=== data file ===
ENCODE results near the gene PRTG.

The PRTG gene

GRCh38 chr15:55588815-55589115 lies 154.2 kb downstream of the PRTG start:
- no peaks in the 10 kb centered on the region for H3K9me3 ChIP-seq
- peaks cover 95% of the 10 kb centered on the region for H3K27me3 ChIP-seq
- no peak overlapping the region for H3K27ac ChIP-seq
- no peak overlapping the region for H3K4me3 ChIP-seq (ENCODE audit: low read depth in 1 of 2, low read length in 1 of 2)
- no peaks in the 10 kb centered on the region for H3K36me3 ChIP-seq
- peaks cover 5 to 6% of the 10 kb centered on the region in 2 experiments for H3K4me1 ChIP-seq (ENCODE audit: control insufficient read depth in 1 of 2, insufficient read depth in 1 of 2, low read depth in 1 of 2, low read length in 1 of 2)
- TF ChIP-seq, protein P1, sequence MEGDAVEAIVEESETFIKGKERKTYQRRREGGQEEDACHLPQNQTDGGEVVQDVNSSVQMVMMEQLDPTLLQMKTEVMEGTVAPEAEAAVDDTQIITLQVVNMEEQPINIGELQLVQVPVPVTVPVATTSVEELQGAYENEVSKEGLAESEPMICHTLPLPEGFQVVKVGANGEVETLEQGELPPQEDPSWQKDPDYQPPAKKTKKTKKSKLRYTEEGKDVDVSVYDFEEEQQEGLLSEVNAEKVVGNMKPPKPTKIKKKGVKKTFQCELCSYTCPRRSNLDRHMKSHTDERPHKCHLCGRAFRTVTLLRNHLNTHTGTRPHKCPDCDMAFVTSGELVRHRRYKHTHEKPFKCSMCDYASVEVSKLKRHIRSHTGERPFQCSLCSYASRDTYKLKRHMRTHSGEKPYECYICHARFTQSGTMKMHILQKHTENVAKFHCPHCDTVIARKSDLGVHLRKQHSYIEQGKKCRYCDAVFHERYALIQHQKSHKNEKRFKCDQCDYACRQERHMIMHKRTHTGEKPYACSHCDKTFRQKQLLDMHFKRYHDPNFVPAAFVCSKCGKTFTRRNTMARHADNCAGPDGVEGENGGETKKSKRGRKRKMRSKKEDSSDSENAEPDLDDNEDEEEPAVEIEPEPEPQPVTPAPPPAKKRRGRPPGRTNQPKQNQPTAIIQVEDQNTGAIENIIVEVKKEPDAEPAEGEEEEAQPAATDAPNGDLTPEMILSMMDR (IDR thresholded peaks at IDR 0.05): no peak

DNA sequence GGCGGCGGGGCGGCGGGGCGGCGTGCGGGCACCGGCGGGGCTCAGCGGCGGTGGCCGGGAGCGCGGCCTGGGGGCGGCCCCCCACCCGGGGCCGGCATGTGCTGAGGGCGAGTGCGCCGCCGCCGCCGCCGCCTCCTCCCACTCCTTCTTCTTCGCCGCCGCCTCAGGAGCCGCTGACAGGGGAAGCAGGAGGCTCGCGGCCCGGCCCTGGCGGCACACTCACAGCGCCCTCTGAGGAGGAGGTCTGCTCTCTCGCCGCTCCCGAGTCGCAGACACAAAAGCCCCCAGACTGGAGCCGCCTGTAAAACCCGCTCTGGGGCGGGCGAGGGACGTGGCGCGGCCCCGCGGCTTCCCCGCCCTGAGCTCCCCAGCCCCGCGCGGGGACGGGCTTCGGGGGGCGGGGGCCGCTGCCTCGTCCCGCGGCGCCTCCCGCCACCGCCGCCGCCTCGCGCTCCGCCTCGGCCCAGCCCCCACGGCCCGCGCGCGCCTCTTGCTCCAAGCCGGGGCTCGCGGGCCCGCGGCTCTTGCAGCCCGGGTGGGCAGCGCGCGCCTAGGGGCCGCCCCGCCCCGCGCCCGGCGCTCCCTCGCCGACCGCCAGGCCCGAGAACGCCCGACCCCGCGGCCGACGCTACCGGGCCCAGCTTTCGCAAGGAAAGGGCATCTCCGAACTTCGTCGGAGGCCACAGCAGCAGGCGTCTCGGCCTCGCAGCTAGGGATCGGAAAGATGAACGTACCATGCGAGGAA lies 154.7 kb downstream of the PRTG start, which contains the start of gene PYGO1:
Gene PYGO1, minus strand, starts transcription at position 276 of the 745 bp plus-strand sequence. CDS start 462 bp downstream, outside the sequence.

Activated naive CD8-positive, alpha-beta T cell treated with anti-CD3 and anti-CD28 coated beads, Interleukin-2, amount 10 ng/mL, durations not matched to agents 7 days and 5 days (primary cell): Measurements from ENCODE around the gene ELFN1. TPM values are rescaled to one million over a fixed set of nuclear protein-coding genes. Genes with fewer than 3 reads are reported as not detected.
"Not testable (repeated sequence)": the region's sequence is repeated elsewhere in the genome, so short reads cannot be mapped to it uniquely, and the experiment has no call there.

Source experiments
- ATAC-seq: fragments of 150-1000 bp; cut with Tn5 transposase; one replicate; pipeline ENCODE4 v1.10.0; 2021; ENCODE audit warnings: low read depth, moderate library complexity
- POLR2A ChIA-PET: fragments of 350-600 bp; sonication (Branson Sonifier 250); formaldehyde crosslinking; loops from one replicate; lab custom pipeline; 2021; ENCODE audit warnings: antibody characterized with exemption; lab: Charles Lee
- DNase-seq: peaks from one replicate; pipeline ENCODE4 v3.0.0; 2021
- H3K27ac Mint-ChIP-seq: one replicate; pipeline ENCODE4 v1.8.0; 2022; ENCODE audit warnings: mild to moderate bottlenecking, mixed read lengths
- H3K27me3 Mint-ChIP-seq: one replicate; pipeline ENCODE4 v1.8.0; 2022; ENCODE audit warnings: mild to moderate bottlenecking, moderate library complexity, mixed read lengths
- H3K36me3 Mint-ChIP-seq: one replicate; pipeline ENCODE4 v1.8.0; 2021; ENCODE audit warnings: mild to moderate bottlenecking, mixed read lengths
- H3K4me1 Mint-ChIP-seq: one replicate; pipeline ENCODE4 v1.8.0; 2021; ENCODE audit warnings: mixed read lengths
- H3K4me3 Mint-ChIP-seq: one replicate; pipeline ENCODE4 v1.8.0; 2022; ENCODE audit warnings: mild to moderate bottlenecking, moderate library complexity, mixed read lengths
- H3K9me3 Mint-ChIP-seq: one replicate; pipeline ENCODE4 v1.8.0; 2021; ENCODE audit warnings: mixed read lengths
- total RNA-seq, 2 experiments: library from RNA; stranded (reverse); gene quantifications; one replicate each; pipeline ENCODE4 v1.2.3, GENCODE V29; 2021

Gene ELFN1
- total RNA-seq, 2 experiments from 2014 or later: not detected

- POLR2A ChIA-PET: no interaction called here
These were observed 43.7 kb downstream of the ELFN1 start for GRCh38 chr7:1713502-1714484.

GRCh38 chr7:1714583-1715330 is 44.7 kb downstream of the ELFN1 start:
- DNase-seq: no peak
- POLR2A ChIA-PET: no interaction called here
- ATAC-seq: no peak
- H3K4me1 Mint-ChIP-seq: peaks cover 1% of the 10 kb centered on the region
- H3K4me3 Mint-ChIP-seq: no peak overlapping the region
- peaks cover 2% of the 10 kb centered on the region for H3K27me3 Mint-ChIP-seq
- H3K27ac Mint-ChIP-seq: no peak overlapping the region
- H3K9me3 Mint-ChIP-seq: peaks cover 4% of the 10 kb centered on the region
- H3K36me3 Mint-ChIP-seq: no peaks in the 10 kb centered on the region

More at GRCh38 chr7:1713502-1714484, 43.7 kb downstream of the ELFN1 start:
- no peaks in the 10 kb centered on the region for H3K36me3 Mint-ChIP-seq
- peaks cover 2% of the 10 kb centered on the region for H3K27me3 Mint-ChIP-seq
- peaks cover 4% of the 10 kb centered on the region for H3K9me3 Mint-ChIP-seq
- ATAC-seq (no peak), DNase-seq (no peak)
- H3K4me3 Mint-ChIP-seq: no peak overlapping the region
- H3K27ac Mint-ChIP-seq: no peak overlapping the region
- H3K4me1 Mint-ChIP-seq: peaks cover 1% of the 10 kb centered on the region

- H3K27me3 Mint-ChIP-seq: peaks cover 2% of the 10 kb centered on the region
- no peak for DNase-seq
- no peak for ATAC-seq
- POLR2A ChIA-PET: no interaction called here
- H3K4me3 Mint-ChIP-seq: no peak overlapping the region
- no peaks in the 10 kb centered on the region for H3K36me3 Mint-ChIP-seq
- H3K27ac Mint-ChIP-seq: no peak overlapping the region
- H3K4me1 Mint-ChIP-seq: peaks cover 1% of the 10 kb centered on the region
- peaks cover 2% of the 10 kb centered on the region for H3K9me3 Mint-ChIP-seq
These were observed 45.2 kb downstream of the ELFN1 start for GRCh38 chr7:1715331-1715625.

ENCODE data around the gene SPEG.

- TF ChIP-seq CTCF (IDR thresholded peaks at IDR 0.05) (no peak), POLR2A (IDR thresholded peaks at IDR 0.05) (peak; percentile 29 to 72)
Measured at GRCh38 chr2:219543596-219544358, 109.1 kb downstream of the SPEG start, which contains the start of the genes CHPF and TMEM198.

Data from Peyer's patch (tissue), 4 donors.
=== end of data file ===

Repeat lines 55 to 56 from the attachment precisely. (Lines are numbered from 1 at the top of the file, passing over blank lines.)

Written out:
- H3K4me1 Mint-ChIP-seq: peaks cover 1% of the 10 kb centered on the region
- peaks cover 2% of the 10 kb centered on the region for H3K9me3 Mint-ChIP-seq